Search Results

You are looking at 1 - 1 of 1 items for

  • Author or Editor: Alejandra Guadalupe Zamora-Solís x
Clear All Modify Search

Distribution of salinity and sodicity through the world is around 80 thousand million km2. To this quantity, we must add 10 million ha of irrigated lands that are abandoned each year due to such adverse effects on irrigation as salinity and/or alkalinity. Easily available substrates, such as glucose, increase the microbial activity to imprpove soils; for example, pH decreases because of a high production of some metabolites, such as carboxylic acids and hydro phenolics group. We carried out a study to evaluate the effect of glucose application on tomato plant (Lycopersicum esculentum Mill.) growth in saline soil. The experiment was done under greenhouse conditions. Soil samples were taken from 0–20-cm depth at the “El Chococo” ranch (lat. 18°47'N; long. 103°55'W). Treatments imposed were: 2% (T1), 4% (T2), and 6% (T3) glucose and a control without glucose (T0). Soil with treatments was incubated at ambient temperature for 40 days. Tomato seeds were germinated for 30 days and later transplanted to plastic bags that contained treatments. After transplant, tomato plants were grown for 40 days and then evaluated for plant height, dry and fresh weight, aerial and radicular biomass, and foliar area. Treatments were distributed under randomized design, and Tukey's (0.05) separation means were done. When the glucose percentage was increased, the soil pH decreased 8.50, 8.0, 7.70, and 7.60 in T0, T1, T2, and T3, respectively, but electrical conductivity increased. The highest values of parameters evaluated in plants were measured in treatment T3, and all the plants died in treatment (0).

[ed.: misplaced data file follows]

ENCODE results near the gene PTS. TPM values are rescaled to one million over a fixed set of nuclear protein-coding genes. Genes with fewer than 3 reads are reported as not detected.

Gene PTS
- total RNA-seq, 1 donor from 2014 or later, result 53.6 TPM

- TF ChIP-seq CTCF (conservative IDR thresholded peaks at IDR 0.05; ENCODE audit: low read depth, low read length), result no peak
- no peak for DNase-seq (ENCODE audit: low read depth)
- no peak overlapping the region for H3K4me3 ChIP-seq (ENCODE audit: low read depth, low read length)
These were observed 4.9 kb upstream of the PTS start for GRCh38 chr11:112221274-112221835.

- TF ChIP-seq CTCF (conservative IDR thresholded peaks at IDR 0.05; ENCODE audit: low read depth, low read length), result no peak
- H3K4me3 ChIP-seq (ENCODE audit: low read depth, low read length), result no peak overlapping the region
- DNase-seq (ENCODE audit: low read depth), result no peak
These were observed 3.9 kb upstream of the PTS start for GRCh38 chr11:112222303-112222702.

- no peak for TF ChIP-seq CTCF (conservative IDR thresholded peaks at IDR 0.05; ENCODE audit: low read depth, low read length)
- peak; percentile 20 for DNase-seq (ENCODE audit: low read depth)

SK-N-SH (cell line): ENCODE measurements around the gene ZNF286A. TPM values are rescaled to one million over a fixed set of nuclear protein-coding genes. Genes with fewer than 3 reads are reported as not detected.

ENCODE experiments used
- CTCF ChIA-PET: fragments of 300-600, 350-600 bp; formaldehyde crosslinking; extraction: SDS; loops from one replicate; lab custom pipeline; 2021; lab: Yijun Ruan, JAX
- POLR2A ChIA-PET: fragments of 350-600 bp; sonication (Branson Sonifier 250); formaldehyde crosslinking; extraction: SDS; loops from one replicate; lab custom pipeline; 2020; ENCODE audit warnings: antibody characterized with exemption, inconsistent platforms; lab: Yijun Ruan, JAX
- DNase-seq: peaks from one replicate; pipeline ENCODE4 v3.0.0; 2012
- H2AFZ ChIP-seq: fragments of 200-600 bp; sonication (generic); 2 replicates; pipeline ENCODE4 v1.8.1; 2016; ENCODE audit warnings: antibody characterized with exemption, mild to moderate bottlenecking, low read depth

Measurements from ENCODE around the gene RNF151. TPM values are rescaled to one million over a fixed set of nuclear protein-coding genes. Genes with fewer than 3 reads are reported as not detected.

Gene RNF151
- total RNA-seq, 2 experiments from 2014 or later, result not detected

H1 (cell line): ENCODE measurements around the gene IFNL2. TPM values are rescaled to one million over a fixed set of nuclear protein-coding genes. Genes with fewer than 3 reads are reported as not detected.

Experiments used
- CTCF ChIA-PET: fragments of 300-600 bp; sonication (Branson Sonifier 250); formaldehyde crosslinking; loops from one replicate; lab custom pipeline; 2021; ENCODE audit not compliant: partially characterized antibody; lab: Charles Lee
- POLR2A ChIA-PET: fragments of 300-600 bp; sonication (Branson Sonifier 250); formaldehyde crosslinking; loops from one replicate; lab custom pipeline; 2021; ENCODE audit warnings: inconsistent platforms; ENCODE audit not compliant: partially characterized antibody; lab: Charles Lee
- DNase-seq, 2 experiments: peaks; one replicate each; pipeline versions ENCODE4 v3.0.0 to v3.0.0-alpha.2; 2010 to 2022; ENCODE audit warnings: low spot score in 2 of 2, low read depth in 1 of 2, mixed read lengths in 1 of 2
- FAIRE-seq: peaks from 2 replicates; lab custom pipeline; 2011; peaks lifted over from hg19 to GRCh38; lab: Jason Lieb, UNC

Free access